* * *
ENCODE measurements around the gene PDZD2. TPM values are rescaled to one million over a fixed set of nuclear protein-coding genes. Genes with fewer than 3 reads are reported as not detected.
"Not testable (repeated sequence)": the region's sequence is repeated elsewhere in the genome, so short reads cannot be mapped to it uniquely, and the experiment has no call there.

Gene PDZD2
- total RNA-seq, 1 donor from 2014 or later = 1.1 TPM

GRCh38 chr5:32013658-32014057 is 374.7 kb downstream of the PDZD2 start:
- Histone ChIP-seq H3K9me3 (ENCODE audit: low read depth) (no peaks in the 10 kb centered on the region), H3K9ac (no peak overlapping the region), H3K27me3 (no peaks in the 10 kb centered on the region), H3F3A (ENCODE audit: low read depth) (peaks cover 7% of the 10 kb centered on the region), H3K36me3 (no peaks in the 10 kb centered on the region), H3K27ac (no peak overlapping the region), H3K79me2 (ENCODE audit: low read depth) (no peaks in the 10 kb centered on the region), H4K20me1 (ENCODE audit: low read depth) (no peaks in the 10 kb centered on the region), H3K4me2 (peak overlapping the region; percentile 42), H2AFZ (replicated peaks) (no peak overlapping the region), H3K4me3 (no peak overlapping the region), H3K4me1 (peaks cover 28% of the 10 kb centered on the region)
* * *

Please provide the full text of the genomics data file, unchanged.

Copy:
ENCODE measurements around the gene PDZD2. TPM values are rescaled to one million over a fixed set of nuclear protein-coding genes. Genes with fewer than 3 reads are reported as not detected.
"Not testable (repeated sequence)": the region's sequence is repeated elsewhere in the genome, so short reads cannot be mapped to it uniquely, and the experiment has no call there.

Gene PDZD2
- total RNA-seq, 1 donor from 2014 or later = 1.1 TPM

GRCh38 chr5:32013658-32014057 is 374.7 kb downstream of the PDZD2 start:
- Histone ChIP-seq H3K9me3 (ENCODE audit: low read depth) (no peaks in the 10 kb centered on the region), H3K9ac (no peak overlapping the region), H3K27me3 (no peaks in the 10 kb centered on the region), H3F3A (ENCODE audit: low read depth) (peaks cover 7% of the 10 kb centered on the region), H3K36me3 (no peaks in the 10 kb centered on the region), H3K27ac (no peak overlapping the region), H3K79me2 (ENCODE audit: low read depth) (no peaks in the 10 kb centered on the region), H4K20me1 (ENCODE audit: low read depth) (no peaks in the 10 kb centered on the region), H3K4me2 (peak overlapping the region; percentile 42), H2AFZ (replicated peaks) (no peak overlapping the region), H3K4me3 (no peak overlapping the region), H3K4me1 (peaks cover 28% of the 10 kb centered on the region)